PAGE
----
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The Eleventh Plague Hardcover – September 1, 2011


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Frequently Bought Together

The Eleventh Plague + The Darkest Path + Magisterium
Price for all three: $41.30

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  • The Darkest Path $13.58
  • Magisterium $13.86

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Product Details

  • Age Range: 12 and up
  • Grade Level: 7 and up
  • Lexile Measure: 790L (What's this?)
  • Hardcover: 304 pages
  • Publisher: Scholastic Press; 1 edition (September 1, 2011)
  • Language: English
  • ISBN-10: 0545290147
  • ISBN-13: 978-0545290142
  • Product Dimensions: 8.4 x 5.8 x 1.1 inches
  • Shipping Weight: 8.8 ounces (View shipping rates and policies)
  • Average Customer Review: 3.9 out of 5 stars  See all reviews (214 customer reviews)
  • Amazon Best Sellers Rank: #297,982 in Books (See Top 100 in Books)

Editorial Reviews

Review

Praise for The Eleventh Plague

"The Eleventh Plague hits disturbingly close to home... An excellent, taut debut novel." — Suzanne Collins, author of The Hunger Games

About the Author

Jeff Hirsch graduated from the University of California, San Diego, with an MFA in Dramatic Writing, and is the USA TODAY bestselling author of THE ELEVENTH PLAGUE and MAGISTERIUM. He lives in Beacon, New York, with his wife. Visit him online at www.jeff-hirsch.com.

More About the Author

Hi there. Thanks for stopping by. Here's a little about me:

I'm originally from Richmond, VA but now live in Astoria, NY with my wife who blogs and writes books about sewing and our two cats who don't contribute anywhere near as much to society.

I went to undergrad in North Carolina (studied acting) and then headed out to San Diego and got an MFA in dramatic writing.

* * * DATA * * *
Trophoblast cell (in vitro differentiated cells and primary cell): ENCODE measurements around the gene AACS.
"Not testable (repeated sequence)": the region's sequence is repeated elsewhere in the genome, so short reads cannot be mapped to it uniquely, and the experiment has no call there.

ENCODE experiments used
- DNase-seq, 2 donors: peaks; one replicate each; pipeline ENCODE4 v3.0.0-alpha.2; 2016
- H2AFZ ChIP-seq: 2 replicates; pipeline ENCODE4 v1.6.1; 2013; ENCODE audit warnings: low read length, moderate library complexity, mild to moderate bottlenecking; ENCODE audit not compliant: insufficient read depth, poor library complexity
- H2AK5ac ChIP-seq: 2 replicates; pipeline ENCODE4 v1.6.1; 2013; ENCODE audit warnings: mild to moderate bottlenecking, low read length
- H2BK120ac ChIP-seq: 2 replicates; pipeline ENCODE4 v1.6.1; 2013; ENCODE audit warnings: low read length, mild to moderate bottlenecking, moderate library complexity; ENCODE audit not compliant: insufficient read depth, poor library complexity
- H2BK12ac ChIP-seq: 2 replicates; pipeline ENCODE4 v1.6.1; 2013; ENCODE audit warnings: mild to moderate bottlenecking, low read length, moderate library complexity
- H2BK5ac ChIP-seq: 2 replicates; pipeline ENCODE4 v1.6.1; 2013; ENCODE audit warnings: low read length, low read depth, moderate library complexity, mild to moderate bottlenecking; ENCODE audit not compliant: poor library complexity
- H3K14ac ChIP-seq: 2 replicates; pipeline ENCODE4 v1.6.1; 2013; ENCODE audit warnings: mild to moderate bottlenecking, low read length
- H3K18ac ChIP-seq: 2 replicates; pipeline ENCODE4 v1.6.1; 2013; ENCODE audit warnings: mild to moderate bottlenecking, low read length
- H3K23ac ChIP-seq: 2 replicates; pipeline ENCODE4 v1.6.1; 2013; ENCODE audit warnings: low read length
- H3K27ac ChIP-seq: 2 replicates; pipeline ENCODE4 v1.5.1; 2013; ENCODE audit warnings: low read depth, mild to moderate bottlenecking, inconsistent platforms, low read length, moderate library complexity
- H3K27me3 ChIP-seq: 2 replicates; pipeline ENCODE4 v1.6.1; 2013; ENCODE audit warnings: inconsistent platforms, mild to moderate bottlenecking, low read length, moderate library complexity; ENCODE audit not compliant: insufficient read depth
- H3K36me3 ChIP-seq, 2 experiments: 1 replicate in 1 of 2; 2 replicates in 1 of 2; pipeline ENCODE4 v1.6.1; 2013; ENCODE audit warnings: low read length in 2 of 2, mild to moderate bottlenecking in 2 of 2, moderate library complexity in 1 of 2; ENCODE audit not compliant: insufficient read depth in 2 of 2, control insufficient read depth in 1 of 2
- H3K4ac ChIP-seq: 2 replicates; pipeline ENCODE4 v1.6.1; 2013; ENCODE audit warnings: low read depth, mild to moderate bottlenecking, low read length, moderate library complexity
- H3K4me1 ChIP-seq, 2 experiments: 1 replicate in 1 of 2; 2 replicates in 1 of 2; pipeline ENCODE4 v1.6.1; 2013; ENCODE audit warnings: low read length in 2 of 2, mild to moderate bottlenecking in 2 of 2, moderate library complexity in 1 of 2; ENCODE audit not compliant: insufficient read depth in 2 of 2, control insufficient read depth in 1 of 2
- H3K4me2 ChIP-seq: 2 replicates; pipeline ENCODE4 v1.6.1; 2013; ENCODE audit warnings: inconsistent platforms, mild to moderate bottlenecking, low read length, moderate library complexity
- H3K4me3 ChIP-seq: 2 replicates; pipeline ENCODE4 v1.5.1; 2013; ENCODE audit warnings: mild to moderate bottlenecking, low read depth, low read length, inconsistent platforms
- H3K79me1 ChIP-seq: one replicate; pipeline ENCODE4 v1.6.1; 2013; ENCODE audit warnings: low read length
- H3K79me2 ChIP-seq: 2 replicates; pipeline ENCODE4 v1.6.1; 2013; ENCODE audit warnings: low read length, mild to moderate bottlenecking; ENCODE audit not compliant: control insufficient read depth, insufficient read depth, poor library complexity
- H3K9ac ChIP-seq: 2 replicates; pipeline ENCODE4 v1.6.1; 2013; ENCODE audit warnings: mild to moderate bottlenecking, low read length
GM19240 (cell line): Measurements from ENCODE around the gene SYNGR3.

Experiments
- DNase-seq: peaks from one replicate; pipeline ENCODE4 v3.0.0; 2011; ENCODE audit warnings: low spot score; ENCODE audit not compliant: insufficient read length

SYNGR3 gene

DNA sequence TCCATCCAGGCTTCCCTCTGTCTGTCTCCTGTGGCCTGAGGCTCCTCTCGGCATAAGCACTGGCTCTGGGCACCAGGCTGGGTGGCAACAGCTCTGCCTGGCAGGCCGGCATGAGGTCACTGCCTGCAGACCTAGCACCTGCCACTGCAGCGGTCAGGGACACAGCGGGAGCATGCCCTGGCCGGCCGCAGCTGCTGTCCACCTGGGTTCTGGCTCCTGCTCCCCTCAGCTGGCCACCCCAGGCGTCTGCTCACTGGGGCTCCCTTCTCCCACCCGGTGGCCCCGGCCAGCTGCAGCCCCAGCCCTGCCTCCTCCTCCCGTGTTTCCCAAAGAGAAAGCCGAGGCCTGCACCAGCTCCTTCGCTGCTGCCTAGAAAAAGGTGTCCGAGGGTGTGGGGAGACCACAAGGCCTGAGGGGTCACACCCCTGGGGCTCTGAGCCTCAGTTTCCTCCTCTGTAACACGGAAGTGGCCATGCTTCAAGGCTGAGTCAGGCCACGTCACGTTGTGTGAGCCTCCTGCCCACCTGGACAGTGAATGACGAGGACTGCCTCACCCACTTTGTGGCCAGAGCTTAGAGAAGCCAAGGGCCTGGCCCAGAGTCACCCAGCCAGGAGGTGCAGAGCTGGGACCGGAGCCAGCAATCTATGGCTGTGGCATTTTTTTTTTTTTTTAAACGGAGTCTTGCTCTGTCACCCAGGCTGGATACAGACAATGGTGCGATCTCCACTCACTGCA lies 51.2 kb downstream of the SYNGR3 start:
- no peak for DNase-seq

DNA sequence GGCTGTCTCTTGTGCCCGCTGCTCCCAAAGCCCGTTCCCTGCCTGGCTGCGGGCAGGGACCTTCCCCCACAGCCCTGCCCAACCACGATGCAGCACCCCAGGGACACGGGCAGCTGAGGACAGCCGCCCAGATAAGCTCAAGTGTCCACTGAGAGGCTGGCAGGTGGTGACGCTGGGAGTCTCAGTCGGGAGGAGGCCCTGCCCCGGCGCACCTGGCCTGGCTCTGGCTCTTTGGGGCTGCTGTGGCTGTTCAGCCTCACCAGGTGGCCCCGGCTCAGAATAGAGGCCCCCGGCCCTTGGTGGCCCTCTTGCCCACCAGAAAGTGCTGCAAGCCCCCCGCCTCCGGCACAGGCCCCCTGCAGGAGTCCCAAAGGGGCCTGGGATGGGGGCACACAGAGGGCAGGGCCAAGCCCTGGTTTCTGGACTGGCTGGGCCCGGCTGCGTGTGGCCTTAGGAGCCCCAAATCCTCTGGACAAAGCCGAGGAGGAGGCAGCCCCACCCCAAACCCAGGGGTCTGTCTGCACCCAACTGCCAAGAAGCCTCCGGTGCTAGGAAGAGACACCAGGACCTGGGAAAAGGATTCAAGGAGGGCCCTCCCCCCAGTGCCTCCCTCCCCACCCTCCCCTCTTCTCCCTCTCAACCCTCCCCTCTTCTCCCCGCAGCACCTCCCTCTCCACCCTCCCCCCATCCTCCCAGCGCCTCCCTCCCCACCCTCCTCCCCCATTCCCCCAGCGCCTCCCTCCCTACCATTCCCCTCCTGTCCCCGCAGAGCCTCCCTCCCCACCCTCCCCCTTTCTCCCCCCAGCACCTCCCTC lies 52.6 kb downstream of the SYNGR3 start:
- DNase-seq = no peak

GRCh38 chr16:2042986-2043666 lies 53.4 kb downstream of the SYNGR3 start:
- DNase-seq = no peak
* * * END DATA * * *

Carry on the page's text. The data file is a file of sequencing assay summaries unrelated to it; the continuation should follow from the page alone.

I know how to escape from a strait jacket while suspended from the ceiling by my ankles.

If I ever have a dog I think I'd like to name him Jerry Lee Lewis.

I'm torn as to whether the coolest living human is A) Tom Waits or B) Prince.

The Eleventh Plague is my first book. Well, the first book that was ever published. There was this one about a teenage rockstar and her drag queen fairy godmother, but honestly, the less said about that one the better.



Customer Reviews

I knew this was going to be a great book after I finished reading the first page.
The Flashlight Reader
The character development was seriously lacking, and the author didn't really think too much about the stuff he threw into the book.
acid_raine_burns
I enjoyed this book and would recommend it to anyone with young readers looking for a well-crafted tale of adventure.
Miss Barbara

Most Helpful Customer Reviews

69 of 76 people found the following review helpful By Jennifer L. Rinehart TOP 1000 REVIEWERVINE VOICE on August 28, 2011
Format: Hardcover
It was the front cover blurb from Suzanne Collins that caught my eye. I've read the Hunger Games three times and if Suzanne says this book is 'excellent' then it at least deserved a second look.

I grabbed it along with a copy of Touch of Frost by Jennifer Estep (which is super duper, btw) and found a place to sit down (which is a rare thing at Barnes and Noble nowadays) and started to read the first chapter.

From the first page I was drawn in. I don't like to make comparisons to other books, it's hard to do it well and people always squawk about it if the book compared is one they either love or hate, but Stephen, the main character reminds me a lot of Katniss from the Hunger Games. There's also a bit of Rose (from Vampire Academy), Marcus (from Little Brother and Nailer (from Shipbreaker). Like the characters from these other books, Stephen is a young person forced to deal with terrifyingly mature situations that could lead to dire situations for himself and others. How he rises to the challenge is what kept me reading through lunch then dinner without stopping.

Stephen's world is far different than the one we know now. His family are scavengers, think of the dead and rotting world in movies like Mad Max or Logan's Run and you wouldn't be far off. There was a war with China, then a plague and what's left of America lives in small settlements scattered throughout the country.

His small family are scavengers. His father, his brutish grandfather and Stephen roam what's left of the cities for tradeable items, something like a can of pears could allow them to have food and shelter for a week. But scavengers are not the only ones wandering the cities.
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32 of 37 people found the following review helpful By Tina on September 21, 2011
Format: Hardcover